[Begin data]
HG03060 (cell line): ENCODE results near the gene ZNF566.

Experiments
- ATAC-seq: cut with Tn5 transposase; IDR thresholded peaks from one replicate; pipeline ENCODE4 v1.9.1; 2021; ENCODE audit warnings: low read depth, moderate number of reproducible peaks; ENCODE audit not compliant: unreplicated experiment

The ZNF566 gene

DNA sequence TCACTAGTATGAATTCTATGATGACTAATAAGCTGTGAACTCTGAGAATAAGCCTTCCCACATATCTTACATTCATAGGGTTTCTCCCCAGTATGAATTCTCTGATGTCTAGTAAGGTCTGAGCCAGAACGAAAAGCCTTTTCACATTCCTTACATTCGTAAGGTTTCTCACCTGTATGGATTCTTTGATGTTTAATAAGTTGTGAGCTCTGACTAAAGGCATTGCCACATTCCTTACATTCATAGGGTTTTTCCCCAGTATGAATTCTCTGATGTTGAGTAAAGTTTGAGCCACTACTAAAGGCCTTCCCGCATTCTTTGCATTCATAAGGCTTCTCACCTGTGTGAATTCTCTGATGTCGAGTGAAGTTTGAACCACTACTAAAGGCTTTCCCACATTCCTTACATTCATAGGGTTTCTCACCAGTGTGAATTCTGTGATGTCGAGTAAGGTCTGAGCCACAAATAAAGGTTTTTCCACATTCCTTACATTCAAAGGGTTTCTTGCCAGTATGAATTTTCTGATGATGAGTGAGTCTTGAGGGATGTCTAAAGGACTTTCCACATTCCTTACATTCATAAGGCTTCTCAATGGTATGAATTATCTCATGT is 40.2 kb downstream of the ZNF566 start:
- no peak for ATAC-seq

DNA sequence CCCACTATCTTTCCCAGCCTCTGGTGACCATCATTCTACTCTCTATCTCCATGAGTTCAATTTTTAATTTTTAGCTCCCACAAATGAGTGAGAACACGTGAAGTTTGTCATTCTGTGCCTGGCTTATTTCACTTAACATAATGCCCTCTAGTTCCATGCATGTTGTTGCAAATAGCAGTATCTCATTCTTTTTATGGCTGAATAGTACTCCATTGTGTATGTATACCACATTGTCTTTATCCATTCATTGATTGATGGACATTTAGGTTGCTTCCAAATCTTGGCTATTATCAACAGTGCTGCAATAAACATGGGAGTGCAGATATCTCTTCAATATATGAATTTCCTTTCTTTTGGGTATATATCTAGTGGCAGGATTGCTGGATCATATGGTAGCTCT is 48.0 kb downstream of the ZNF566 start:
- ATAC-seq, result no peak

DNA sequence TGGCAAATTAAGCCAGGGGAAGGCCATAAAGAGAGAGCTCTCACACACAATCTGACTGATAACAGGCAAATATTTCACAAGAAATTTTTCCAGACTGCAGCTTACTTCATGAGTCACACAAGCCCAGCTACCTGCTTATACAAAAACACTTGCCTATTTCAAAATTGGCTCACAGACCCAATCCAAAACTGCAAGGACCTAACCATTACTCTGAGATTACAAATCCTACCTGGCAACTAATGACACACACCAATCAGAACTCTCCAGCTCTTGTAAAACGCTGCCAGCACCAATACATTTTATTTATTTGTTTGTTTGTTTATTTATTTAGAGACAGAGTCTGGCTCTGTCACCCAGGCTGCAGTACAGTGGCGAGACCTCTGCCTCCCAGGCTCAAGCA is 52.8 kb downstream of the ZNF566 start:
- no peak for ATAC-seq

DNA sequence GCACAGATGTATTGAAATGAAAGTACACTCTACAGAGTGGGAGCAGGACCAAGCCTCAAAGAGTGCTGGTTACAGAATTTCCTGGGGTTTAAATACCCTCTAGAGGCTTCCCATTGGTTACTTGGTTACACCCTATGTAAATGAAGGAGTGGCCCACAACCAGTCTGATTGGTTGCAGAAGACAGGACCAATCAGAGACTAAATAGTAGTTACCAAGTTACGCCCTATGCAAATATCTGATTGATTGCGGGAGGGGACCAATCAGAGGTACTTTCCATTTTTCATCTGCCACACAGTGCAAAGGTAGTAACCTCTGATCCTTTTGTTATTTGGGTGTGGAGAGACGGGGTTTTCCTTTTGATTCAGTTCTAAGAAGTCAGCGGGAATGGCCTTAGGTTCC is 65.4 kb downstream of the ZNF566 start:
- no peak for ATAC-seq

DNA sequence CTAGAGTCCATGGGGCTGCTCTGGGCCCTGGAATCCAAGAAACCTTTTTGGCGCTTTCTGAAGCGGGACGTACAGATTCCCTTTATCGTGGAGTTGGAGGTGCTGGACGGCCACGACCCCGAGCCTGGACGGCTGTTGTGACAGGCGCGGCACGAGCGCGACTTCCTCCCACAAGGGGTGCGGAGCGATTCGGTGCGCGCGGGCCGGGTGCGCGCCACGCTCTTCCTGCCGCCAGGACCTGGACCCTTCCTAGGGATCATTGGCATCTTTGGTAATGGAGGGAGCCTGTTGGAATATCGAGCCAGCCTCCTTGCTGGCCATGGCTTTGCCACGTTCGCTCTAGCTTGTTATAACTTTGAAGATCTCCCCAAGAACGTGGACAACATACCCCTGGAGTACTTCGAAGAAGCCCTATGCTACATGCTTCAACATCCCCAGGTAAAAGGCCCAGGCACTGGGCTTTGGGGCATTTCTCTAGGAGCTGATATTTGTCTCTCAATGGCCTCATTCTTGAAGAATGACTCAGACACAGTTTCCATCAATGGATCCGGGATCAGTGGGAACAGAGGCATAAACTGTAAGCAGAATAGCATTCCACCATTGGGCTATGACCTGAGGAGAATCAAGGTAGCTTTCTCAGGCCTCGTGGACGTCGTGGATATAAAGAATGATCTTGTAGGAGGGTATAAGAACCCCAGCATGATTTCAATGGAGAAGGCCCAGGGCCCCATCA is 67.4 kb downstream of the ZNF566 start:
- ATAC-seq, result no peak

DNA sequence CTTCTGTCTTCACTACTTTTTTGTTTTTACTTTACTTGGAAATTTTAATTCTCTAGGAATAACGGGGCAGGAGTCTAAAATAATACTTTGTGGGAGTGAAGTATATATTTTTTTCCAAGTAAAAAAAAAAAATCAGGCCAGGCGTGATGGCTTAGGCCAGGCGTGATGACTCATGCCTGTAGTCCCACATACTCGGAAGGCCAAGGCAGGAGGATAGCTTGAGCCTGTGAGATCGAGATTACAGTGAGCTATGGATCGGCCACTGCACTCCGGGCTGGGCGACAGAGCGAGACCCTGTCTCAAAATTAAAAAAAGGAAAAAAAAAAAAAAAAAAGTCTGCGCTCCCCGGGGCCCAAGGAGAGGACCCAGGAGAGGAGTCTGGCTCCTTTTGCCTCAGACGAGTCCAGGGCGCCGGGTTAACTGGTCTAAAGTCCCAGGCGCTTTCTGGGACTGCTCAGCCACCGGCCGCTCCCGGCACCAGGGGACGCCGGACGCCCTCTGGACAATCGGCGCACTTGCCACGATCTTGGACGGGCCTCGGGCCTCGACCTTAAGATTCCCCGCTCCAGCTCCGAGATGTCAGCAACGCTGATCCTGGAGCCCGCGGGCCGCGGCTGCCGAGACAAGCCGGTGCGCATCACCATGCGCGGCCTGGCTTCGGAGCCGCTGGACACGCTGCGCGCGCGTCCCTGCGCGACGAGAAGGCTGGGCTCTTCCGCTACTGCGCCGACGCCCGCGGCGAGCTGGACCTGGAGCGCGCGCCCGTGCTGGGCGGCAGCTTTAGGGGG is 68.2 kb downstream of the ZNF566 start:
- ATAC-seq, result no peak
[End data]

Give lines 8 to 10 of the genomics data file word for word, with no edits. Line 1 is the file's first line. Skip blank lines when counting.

- ATAC-seq, result no peak

DNA sequence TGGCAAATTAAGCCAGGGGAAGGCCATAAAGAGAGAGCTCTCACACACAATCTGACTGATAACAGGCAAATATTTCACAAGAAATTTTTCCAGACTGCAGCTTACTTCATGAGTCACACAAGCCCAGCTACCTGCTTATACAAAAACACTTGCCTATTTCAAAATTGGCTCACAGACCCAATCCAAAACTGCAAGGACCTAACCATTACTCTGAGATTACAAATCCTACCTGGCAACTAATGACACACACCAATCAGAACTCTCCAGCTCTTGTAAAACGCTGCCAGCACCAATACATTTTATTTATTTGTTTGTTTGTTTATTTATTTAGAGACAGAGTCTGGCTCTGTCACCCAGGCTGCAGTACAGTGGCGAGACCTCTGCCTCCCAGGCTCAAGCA is 52.8 kb downstream of the ZNF566 start:
- no peak for ATAC-seq